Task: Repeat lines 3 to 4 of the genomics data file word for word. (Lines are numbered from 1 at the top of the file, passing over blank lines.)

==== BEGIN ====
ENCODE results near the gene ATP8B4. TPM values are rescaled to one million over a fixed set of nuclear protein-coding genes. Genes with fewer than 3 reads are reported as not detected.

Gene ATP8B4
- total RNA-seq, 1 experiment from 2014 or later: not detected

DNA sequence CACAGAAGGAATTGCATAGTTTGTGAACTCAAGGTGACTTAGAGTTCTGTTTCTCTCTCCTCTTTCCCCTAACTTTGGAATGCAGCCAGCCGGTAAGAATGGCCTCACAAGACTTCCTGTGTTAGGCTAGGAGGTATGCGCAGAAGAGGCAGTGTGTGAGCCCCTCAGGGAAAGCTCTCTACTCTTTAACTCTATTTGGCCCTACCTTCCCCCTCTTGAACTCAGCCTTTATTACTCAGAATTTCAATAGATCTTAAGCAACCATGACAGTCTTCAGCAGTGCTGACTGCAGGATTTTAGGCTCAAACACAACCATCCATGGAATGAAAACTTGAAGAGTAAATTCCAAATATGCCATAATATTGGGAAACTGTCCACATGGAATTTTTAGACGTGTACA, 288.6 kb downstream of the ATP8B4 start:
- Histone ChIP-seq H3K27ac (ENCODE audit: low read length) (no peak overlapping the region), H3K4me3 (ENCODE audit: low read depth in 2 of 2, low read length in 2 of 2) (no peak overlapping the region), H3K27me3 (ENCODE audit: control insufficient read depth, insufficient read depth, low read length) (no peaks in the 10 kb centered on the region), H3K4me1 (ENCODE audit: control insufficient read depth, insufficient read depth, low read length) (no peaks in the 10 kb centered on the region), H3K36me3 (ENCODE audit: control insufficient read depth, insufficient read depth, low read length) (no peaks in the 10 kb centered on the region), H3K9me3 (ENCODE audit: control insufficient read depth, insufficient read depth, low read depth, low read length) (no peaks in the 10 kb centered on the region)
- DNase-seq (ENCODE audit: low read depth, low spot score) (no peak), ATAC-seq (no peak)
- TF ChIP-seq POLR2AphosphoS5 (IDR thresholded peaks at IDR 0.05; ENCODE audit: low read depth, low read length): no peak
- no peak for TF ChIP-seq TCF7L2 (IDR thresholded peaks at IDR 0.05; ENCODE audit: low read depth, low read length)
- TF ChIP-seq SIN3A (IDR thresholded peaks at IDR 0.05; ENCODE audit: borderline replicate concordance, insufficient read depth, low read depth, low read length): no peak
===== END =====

- total RNA-seq, 1 experiment from 2014 or later: not detected

DNA sequence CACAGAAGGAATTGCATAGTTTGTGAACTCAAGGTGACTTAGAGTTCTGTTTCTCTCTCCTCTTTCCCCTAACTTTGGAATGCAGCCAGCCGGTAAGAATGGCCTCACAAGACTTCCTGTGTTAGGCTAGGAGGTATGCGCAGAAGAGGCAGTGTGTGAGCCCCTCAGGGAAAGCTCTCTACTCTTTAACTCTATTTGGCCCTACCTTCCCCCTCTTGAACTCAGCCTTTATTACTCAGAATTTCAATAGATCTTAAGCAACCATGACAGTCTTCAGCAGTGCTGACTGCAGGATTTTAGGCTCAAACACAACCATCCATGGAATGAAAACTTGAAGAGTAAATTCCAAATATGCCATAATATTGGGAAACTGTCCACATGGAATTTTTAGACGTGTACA, 288.6 kb downstream of the ATP8B4 start: